It’s no secret that the Peloton boom is in full effect, with connected fitness equipment ranging from smart bikes to treadmills, rowing machines, boxing bags, and weight training stations. While they all feature some kind of streamable fitness class that you can watch from the device as you work out, one thing they’re all missing is the ability to tell you if you’re doing the exercise properly.
Tempo is pitching something different. Yes, it’s yet another connected fitness machine that has classes you can stream live or on-demand, but it comes with Microsoft’s Azure Kinect built in to track your form in real time during each exercise. The armoire-shaped machine has a 42-inch HD touchscreen display that streams videos in 4K and offers classes ranging from HIIT, strength training, cardio, and yoga. It also has storage racks behind and below the screen to hold barbells, weighted plates, a foam roller, a wrist-worn heart rate monitor, and a yoga mat that all come as part of the starter kit.
While Tempo does have a camera and microphone built into the machine, the company says these features aren’t activated out of the box. It uses solely the Azure Kinect camera to watch the user’s form and employs dots to plot the user’s movements, locating their muscles and joints to ensure each lift, squat, and slide is done properly.
In my brief demo with Tempo, it automatically told me to sit back a bit more during a squat so my knees didn’t go over my toes. Once I corrected this form, the on-screen prompt also told me I was now doing it right and moved on with the exercise. At the end of the exercise session, you can go over a summary of the exercises you did and whether they required any feedback to correct your form for next time. If you never corrected your form during the exercise, you can also click on the feedback to watch a tutorial video of what you’re actually supposed to be doing.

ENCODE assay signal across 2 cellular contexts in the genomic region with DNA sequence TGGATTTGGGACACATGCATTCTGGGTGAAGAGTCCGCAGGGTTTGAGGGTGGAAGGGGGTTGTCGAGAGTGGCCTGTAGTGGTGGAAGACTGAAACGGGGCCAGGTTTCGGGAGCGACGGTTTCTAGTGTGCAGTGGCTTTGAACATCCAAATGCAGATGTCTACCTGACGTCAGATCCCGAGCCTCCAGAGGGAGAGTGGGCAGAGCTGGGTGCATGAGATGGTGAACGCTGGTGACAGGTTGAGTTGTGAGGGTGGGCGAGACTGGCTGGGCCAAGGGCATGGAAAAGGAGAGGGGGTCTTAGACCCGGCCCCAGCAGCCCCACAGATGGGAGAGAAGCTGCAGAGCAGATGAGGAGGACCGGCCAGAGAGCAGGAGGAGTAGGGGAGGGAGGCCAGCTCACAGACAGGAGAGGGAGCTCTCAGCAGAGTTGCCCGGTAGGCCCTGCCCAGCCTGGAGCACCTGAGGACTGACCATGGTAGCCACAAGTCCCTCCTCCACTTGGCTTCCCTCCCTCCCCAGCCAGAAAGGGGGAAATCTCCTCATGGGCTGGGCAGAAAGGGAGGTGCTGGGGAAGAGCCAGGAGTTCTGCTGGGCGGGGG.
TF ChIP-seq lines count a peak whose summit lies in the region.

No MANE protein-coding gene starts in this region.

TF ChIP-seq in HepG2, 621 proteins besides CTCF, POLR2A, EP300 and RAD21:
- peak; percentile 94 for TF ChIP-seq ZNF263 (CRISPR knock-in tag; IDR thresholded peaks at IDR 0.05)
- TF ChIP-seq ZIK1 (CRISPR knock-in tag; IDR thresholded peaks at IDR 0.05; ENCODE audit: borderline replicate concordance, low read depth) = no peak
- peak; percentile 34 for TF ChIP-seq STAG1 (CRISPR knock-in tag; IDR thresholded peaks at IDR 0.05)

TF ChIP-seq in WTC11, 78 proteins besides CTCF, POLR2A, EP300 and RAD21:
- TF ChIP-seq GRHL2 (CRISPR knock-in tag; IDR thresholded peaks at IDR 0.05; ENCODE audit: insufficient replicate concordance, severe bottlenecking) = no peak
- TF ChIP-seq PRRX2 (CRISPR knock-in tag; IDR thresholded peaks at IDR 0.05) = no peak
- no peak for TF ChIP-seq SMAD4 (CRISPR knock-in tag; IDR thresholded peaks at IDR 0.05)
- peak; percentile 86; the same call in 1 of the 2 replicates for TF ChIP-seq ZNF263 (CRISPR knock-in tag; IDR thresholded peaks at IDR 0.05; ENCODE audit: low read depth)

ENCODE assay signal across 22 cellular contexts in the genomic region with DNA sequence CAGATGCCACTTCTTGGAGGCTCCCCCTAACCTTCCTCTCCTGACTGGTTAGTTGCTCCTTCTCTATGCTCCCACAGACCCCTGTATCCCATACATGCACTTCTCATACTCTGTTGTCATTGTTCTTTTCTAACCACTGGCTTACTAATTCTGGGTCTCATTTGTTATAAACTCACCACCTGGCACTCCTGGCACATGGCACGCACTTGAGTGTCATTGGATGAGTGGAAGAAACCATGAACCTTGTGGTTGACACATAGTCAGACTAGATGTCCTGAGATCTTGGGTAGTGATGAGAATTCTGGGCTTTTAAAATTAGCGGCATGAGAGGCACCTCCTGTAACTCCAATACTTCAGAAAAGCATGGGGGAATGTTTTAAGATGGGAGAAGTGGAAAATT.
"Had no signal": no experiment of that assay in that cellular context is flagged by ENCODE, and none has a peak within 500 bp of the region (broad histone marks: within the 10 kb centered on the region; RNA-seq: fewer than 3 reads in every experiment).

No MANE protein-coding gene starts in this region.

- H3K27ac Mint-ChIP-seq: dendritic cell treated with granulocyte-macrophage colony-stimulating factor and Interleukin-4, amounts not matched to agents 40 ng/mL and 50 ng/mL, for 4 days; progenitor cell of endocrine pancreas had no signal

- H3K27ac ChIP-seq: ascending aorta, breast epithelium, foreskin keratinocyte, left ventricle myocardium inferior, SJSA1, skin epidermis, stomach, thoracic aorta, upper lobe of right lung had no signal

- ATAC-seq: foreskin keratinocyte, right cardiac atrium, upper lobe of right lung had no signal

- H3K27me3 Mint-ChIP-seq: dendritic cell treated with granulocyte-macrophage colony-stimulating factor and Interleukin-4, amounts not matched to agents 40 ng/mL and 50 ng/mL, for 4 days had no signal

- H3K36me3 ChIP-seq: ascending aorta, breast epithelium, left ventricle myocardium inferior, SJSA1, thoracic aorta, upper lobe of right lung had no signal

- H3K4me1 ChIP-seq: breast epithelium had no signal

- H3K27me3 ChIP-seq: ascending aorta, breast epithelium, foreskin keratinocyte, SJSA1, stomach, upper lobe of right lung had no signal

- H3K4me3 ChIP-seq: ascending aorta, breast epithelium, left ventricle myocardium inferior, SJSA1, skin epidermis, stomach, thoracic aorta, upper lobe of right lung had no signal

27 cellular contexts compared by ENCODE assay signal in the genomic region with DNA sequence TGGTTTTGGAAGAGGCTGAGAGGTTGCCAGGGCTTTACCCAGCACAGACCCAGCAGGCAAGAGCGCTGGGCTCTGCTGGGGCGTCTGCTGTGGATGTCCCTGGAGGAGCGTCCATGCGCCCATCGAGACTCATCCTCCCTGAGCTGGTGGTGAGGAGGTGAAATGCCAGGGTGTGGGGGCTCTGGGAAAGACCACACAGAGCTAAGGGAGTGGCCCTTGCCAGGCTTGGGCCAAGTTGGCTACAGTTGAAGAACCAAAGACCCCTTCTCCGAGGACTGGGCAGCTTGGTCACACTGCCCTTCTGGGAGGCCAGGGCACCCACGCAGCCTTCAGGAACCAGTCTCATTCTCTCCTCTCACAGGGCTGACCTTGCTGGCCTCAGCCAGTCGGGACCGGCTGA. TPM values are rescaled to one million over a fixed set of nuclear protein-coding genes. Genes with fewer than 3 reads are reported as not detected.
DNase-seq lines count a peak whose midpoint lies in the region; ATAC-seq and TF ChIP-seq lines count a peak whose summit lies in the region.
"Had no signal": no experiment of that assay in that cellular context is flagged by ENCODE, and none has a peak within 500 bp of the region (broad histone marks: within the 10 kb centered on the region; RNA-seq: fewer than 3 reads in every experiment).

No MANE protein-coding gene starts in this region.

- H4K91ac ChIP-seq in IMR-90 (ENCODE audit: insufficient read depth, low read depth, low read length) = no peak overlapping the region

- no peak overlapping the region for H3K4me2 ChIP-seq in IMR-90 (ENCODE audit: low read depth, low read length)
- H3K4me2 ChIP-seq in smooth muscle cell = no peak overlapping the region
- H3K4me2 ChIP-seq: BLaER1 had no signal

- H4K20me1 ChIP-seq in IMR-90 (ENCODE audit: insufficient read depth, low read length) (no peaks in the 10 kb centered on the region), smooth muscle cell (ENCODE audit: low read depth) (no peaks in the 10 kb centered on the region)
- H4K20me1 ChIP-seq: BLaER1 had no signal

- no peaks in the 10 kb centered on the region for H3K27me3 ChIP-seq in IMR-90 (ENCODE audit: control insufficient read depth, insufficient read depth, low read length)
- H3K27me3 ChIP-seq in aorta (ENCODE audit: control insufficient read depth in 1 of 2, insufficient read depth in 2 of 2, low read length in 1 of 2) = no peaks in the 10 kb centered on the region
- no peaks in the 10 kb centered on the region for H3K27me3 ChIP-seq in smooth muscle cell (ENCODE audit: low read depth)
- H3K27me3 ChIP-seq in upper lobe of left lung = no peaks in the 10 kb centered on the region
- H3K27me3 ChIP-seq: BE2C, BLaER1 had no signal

As you can see in the GIF below, Tempo located my bones and joints and tracked each movement in real time (including the moment I purposely tried to trigger the AI by leaning back too far on a bicep curl). It also anonymizes my face and what I was wearing by using solely dotted plots.
One thing I appreciated with Tempo is that the classes are done in tandem with the coaches themselves. This was something I found less personable and repetitive with Tonal, a weight training system that uses prerecorded exercise videos to loop users through their sets. Tempo also focuses on doing the exercise correctly versus doing a specified amount of reps, though the machine does suggest weights and how many reps you should aim for based on your initial strength test, it’s more about how many you do right within the 30- to 60-second allotted time period per exercise. The computer vision also helps to count those reps and shows on-screen how many you’ve done.
As with most other smart fitness equipment, Tempo does come with a monthly content subscription fee of $39 on top of the equipment price of $1,995 plus tax and shipping / installation. At this time, Tempo only offers one live class daily, but it promises to regularly update the library with new programs and one-off sessions. You can also use the app to browse the schedule and save any class or programs you want to do and add them automatically to your calendar.
Tempo’s starter pack comes with a standard set of weights that add up to 100 pounds when attached to the 25-pound barbell, but Tempo says users can use their own plates if they want something heavier since the barbell is standard sized and isn’t proprietary. Similarly, users can also use their own dumbbells for exercises if they elect not to use the included set.
Tempo launches today and can be reserved with a $250 deposit. It will ship this summer first in the Bay Area and globally in the following few months.